I was recently having coffee with my friend, Jodie, a teacher in England. She was telling me a story about an English test she had once given her class. The scores from the test showed that several of her students had clearly not grasped some important concepts. Alas the test had been designed simply to produce a score, rather than to uncover insights. It gave the grades, without the whys. And without those whys, how could she know what to revisit, with whom, and how?
In particular, one of her ‘star’ students, who she had expected to fly through the test, had not. It turned out that on the morning of the test, he had had a big fight with his brother, and this had clearly affected his performance. Yet the test simply told her that he hadn't understood the topic.
There is a rapidly accelerating debate amongst educators around the world – from developed and developing economies, and from schools, universities and professionals – about the purpose and use of assessments. A new consensus is emerging advocating for the use of new technologies to reduce the quantity and improve the quality of assessments.
Today’s publication of Preparing for a Renaissance in Assessment contributes to this debate and advocates for a new set of principles and guidelines in the way assessments are designed, conducted, and applied.
We probably all know what we mean by “assessment”. In the broadest sense possible, it’s any appraisal, judgement, or evaluation of a student’s work or performance. These evaluations can be formal (e.g., standardised testing) or informal (e.g., classroom observations), and determine what students know, how much they understand, what they can do, and what they struggle with.
But for me, and for an increasing majority of the education community, assessment is so much more than a certification of a student’s ability or a mark of their likelihood to succeed in further study or employment. Assessment is - or at least it should be - a way to help teachers teach better; a way to inform them of their students’ needs and make the appropriate interventions.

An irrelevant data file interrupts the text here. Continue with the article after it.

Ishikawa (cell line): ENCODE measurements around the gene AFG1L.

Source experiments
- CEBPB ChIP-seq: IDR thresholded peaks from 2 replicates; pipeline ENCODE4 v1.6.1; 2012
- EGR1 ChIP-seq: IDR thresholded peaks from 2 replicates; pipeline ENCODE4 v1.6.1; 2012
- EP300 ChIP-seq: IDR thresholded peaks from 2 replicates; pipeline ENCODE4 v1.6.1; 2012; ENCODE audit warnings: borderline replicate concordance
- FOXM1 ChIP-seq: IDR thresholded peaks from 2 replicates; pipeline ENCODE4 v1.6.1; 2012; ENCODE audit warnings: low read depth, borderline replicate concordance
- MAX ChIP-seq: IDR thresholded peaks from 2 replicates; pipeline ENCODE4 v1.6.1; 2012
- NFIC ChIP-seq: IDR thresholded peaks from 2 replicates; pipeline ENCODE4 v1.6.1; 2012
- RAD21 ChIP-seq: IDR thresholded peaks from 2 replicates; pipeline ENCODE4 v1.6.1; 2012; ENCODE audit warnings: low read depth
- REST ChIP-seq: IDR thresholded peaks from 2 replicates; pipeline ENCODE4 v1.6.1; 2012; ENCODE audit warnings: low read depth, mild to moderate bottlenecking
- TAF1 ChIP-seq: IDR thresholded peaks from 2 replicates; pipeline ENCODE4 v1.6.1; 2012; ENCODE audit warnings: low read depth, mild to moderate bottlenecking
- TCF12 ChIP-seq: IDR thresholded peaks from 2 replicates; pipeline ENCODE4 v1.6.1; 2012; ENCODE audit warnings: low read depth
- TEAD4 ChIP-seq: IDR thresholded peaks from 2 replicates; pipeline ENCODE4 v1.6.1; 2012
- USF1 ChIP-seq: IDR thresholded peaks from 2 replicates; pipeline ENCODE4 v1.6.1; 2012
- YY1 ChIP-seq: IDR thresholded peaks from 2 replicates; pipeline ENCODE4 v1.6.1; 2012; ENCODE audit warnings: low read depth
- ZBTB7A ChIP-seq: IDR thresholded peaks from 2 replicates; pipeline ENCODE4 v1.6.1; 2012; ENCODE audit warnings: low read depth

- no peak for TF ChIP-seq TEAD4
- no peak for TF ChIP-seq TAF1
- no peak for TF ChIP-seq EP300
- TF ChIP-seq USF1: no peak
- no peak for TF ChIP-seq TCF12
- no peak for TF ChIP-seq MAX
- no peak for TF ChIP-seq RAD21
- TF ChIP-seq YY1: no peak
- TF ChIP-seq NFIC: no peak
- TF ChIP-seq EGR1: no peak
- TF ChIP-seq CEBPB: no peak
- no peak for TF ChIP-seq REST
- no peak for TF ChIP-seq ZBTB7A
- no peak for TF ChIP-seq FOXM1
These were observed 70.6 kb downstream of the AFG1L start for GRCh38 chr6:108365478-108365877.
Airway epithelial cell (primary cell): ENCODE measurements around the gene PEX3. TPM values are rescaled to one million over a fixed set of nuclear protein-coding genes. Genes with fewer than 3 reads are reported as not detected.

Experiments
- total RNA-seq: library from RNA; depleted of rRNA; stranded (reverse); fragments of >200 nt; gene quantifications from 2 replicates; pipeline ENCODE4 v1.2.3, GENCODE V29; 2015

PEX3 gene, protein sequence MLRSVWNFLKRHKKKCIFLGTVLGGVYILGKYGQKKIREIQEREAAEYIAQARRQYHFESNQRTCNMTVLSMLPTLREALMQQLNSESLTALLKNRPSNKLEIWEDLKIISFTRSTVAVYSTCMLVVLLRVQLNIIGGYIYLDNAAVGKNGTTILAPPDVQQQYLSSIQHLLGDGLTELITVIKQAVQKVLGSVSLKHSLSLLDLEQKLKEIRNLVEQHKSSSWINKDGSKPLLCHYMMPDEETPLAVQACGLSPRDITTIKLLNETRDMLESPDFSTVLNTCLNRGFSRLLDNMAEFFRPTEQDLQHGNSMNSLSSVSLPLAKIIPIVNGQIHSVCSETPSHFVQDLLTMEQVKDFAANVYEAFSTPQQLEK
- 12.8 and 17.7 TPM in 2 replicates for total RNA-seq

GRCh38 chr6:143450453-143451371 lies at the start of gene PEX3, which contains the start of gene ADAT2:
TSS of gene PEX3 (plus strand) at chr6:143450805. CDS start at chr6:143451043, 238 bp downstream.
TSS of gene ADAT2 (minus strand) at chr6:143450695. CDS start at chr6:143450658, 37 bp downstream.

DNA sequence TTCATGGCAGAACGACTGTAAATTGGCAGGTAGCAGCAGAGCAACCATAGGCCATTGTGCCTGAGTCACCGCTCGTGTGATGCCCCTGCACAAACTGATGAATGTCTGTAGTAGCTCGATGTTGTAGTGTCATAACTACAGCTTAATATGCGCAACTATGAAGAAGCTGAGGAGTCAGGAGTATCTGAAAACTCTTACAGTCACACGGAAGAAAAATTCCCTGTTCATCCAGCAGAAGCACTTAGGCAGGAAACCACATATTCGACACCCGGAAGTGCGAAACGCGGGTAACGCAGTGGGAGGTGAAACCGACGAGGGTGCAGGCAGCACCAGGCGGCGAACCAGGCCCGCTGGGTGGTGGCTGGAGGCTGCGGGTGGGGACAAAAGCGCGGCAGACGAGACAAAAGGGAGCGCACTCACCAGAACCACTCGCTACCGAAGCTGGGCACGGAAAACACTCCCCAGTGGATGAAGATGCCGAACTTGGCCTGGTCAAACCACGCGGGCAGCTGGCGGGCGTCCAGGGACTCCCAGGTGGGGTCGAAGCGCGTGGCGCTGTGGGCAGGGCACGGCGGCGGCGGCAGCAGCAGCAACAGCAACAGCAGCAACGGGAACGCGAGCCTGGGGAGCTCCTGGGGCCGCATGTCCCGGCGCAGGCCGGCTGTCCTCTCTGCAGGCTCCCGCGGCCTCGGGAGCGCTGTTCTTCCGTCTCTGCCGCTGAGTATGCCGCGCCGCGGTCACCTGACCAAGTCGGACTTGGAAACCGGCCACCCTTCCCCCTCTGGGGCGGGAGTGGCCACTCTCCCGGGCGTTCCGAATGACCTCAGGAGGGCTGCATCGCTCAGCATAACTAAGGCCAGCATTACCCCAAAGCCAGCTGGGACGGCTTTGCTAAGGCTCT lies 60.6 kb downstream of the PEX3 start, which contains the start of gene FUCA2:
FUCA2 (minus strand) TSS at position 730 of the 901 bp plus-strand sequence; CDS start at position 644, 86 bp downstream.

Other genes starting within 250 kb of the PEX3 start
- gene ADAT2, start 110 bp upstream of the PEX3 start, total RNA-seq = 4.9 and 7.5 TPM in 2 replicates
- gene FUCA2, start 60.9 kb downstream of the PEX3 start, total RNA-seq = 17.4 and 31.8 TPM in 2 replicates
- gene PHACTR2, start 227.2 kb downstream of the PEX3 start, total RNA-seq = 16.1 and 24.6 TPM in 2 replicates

Yet assessments have historically been used predominantly to hold teachers, schools, and systems to account for the performance (and largely academic performance only) of their students. As such they have tended to ignore the full compliment of a student’s ability: Does he display emotional intelligence? Can she solve a problem? Can they work well as a team?; and subsequently focus on a too narrow definition of ‘value’ for outcomes.
A cappuccino and more conversation later, Jodie recalled a particular student who failed her math and science tests, but always shone when it came to creative writing. Unfortunately, back then, creative writing wasn’t a skill anyone tracked. So the writer in her - the thing that gave her most potential - was ignored, and so unnourished.
However, the scent of a renaissance is now in the air.
New technologies are rapidly making assessments more reliable, less subjective, and less time consuming. For example, adaptive testing technologies (i.e., tests that evolve in real time based on student performance) increase the accuracy of the assessment and can reduce the number of questions a student needs to answer. Automated exam marking can reduce the subjectivity of grading for more qualitative subjects such as history, English, and creative writing. And personalised learning tools can integrate assessments into the day-to-day activities of a classroom, so teachers get real-time feedback on student performance, rather than having to wait until the end of a unit or semester.
In this new environment, assessments are no longer this conveyor belt of one-moment-in-time temperature checks. No longer do they rely solely on the assessed only having one chance to prove what they know. No longer do they simply produce the letters and numbers for someone to carry about for life.
Rather, the assessment renaissance is cultivating a new approach; a virtuous circle of insights, interventions, and improvements, where teaching and technology come together in perfect harmony.
The authors of the new paper detail the steps that policymakers, schools, teachers, and parents need to take in order to prepare for this renaissance. Among their recommendations is an investment in training teachers, so they can better use technologies to make assessment less subjective, less time consuming, more reliable, and ultimately more purposeful.
When Jodie was just beginning her teaching career, she said one statistic in particular left its imprint. Only 10% of students who were assessed as below average at the start of secondary school went on to achieve good grades by the end. She told me she wanted to know why, in all the intervening years, they weren’t able to uncover the reasons why 90% of students weren’t getting better? When, Jodie asks, will assessments become less about pleasing the school management team and more about understanding how she can become a better teacher and help her students achieve their ambitions?
Well Jodie, the renaissance is upon us.
Preparing for a Renaissance in Assessment is authored by Sir Michael Barber, Pearson’s chief education adviser, and Dr Peter Hill. It is available at research.pearson.com.